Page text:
econintersect.com
       
  

FREE NEWSLETTER: Econintersect sends a nightly newsletter highlighting news events of the day, and providing a summary of new articles posted on the website. Econintersect will not sell or pass your email address to others per our privacy policy. You can cancel this subscription at any time by selecting the unsubscribing link in the footer of each email.



posted on 28 February 2016

Dodd-Frank And CMBS - Lenders Will Soon Be Required To 'Eat Their Own Cooking'!

by Michael Haltman

What's better for a lender than underwriting a commercial mortgage loan, packaging it with other loans and then selling it to investors?

Any inherent risk of loan default, after the time it may take to sell the security off course, would be passed off to the investor that buys it.

What we saw during the financial crisis was that this business model can lead to abuses such as an underwriter potentially taking shortcuts, or overlooking some nicks or cuts that may be present in a specific loan scenario, in order to make as many securitized loans as they believe they can sell.

As of December 2016, however, all of this will change as a provision of the 2010 Dodd-Frank law that requires lenders to hold in reserves a percentage of the dollar amount of a securitized loan they originate, is scheduled to kick-in (this will be the case across all forms of securitized debt).

For lenders this increase in risk will likely reduce the amount of loans they are willing to make which in turn would reduce the liquidity available for real estate development.

But, For Every Change In A Market, Opportunity Presents Itself!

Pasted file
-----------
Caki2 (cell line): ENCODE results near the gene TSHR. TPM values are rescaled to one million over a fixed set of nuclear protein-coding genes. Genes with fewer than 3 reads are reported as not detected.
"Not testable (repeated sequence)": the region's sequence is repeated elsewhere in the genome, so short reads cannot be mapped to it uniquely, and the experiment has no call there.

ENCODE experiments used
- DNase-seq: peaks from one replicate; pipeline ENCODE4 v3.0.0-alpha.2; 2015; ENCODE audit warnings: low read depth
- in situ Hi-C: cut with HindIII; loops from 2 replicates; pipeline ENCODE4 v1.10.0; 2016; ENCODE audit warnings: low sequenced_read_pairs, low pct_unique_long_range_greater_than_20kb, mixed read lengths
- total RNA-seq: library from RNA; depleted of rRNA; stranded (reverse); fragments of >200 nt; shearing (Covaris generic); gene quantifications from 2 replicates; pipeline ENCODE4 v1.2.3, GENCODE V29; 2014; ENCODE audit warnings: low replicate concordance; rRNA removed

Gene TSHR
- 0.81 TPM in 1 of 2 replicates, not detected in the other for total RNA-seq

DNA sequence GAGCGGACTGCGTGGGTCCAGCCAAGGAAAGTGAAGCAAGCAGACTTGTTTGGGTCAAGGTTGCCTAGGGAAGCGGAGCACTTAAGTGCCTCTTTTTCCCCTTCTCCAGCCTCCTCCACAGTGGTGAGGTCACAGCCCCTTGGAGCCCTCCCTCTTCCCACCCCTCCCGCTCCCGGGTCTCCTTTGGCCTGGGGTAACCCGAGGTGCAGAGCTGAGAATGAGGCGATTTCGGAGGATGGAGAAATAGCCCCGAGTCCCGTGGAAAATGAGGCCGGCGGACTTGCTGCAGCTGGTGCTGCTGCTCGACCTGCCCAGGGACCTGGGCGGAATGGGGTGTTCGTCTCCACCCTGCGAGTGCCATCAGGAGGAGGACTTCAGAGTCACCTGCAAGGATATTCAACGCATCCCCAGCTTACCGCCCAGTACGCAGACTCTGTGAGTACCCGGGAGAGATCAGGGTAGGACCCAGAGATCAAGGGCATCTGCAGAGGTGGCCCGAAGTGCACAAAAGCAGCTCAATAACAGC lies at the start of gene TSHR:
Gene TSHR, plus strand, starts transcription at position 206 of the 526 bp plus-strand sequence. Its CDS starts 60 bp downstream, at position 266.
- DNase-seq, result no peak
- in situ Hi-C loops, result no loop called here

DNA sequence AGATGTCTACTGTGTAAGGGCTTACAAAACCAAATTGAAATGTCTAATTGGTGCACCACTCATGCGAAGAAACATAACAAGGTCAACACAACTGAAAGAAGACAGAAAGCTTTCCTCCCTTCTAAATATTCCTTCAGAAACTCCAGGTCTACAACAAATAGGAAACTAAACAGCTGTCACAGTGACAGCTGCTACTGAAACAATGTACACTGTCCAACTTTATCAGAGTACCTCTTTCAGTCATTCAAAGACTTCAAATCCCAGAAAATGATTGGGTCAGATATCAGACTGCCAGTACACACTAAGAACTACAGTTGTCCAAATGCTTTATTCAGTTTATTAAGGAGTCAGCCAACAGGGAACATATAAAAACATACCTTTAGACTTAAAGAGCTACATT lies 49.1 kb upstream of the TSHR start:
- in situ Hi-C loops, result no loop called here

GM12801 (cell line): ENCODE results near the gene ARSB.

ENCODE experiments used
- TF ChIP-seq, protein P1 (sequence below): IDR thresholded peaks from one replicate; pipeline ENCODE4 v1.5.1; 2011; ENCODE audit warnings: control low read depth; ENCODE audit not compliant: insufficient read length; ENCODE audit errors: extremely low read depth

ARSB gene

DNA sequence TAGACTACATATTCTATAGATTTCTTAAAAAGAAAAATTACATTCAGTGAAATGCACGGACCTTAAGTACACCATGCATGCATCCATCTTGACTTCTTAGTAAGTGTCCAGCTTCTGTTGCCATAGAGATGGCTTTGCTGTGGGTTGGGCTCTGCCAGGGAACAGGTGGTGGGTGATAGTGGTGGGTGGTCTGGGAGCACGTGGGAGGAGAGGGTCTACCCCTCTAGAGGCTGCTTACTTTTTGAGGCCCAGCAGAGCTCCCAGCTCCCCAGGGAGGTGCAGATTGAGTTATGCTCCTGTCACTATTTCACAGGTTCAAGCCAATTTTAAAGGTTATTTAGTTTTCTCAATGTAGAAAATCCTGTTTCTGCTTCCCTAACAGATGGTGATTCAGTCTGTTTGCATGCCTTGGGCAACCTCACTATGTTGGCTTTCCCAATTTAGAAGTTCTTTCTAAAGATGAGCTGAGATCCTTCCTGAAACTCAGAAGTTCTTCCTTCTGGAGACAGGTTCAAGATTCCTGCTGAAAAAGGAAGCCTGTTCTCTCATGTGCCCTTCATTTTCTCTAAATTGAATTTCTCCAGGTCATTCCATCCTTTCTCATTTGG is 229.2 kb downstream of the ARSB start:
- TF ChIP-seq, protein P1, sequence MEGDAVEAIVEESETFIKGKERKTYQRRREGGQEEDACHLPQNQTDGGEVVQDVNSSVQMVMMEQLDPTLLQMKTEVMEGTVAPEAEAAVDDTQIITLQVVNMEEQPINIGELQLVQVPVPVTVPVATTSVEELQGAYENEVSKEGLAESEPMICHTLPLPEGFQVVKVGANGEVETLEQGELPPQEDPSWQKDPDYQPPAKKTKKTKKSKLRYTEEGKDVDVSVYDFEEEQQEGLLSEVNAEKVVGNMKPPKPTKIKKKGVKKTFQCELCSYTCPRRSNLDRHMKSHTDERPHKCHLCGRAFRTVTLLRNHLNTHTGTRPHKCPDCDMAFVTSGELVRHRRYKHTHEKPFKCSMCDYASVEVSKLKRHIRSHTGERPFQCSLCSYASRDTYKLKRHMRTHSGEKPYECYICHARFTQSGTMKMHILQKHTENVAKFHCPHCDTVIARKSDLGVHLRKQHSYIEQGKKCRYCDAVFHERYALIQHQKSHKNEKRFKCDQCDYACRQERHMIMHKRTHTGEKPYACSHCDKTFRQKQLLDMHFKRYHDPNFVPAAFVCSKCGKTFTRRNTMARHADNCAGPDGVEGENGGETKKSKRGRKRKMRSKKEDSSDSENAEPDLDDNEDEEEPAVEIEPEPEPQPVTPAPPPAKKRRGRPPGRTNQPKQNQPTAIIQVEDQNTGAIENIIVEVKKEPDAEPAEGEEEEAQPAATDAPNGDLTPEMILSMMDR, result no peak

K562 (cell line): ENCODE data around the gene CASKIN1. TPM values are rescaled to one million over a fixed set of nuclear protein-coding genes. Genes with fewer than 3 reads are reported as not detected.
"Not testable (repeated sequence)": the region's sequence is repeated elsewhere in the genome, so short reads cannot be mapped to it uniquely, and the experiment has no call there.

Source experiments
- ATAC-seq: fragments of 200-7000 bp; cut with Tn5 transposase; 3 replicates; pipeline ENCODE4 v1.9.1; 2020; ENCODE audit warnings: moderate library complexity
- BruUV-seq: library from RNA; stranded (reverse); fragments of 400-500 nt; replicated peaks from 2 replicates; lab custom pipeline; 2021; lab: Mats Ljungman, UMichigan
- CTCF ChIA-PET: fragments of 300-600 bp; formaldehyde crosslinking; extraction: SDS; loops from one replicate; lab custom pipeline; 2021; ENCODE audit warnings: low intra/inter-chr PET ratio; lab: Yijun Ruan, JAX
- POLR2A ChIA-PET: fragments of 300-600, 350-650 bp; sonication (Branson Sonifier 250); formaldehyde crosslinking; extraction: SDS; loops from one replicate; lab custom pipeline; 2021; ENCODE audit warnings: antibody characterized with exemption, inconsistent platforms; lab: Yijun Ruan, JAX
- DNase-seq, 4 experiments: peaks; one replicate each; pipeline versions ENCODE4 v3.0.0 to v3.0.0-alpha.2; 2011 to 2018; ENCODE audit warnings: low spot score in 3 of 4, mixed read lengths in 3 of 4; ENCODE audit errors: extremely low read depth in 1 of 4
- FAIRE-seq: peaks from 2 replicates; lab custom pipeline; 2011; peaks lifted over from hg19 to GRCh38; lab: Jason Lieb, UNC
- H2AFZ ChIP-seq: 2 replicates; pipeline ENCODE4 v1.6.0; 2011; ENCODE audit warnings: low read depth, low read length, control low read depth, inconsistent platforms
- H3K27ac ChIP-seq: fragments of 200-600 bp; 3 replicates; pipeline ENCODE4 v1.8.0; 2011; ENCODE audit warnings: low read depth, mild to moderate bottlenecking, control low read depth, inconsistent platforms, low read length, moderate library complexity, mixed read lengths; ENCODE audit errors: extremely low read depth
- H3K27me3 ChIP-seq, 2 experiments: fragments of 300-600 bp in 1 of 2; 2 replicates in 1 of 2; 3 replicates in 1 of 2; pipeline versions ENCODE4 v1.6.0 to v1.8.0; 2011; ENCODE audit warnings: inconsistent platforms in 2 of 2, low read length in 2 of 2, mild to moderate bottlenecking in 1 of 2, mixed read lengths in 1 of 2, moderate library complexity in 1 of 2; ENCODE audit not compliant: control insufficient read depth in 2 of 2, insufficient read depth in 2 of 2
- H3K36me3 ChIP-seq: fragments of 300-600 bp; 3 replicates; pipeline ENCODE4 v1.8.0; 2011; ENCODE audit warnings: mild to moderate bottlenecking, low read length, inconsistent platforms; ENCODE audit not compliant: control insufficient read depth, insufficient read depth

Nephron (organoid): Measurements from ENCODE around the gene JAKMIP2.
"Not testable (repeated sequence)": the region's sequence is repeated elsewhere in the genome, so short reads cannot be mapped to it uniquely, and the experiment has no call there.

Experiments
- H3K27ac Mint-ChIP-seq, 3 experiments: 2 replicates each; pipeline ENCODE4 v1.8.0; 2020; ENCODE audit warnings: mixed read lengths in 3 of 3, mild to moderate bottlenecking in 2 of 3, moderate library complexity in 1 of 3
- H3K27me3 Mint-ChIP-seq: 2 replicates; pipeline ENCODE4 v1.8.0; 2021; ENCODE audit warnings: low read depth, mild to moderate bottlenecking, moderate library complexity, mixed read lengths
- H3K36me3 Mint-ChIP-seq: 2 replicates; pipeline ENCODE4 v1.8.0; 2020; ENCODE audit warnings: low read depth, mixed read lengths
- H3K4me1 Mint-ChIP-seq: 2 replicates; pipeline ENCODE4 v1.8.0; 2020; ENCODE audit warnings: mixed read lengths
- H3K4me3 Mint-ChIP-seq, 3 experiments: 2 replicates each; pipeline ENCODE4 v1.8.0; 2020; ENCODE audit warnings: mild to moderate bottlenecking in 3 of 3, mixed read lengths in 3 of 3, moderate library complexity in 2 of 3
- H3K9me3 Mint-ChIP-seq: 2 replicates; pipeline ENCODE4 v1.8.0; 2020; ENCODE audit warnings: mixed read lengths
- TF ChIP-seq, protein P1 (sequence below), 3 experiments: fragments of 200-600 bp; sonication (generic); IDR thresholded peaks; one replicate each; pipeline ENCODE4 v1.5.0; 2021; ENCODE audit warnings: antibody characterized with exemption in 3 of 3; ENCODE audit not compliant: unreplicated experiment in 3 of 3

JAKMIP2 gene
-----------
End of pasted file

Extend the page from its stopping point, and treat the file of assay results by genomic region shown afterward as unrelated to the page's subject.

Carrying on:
From an article at BloombergBusiness, 'Wall Street Girds for Real Estate Debt It Must Invest In'...

'Wall Street firms are readying themselves for new rules aimed at requiring them to eat what they cook.

A provision of the 2010 Dodd-Frank law that takes effect in December forces banks to keep a stake in the commercial-property loans they package into securities and sell off to investors. The rule is intended to deter the type of risky lending that helped fuel the last decade's boom and bust. Under the current business model, banks are encouraged to issue as many loans as they think they can securitize and sell, with underwriting standards sometimes falling by the wayside, said Lea Overby, a debt analyst at Nomura Holdings Inc.

"Originators know their product better than anyone, and they are less likely to underwrite really bad stuff if they have to hold it," Overby said in an interview.

The biggest players in the $550 billion market for commercial mortgage-backed securities, such as Wells Fargo & Co., Deutsche Bank AG and JPMorgan Chase & Co., are juggling multiple scenarios as they prepare for the new rule, according to bankers with knowledge of the deliberations. Banks may be required to hold as much as $50 million in capital for a $1 billion deal, a tough prospect to stomach with banks under pressure to keep their balance sheets in check. The rule also creates an opportunity for investors to team up with banks on the debt.

Turmoil in global markets is exacerbating the uncertainty surrounding how lenders will adjust to the new regulations. The CMBS market is already on shaky ground as the rout in oil prices, slowing growth in China and uncertainty over the Federal Reserve's course on interest rates spook investors in stocks and bonds around the world.

The extra yield buyers demand to own commercial-mortgage bonds relative to benchmark interest rates has surged to the highest since 2011, meaning investors view the securities as increasingly risky, according to Morgan Stanley. Since January, the spread between the benchmark and CMBS rated BBB-minus, the lowest investment-grade ranking, has jumped 240 basis points, or 2.4 percentage point, the bank's data show. Morgan Stanley analysts led by Richard Hill cut their 2016 CMBS sales forecast to $70 billion from $100 billion as lenders pull back.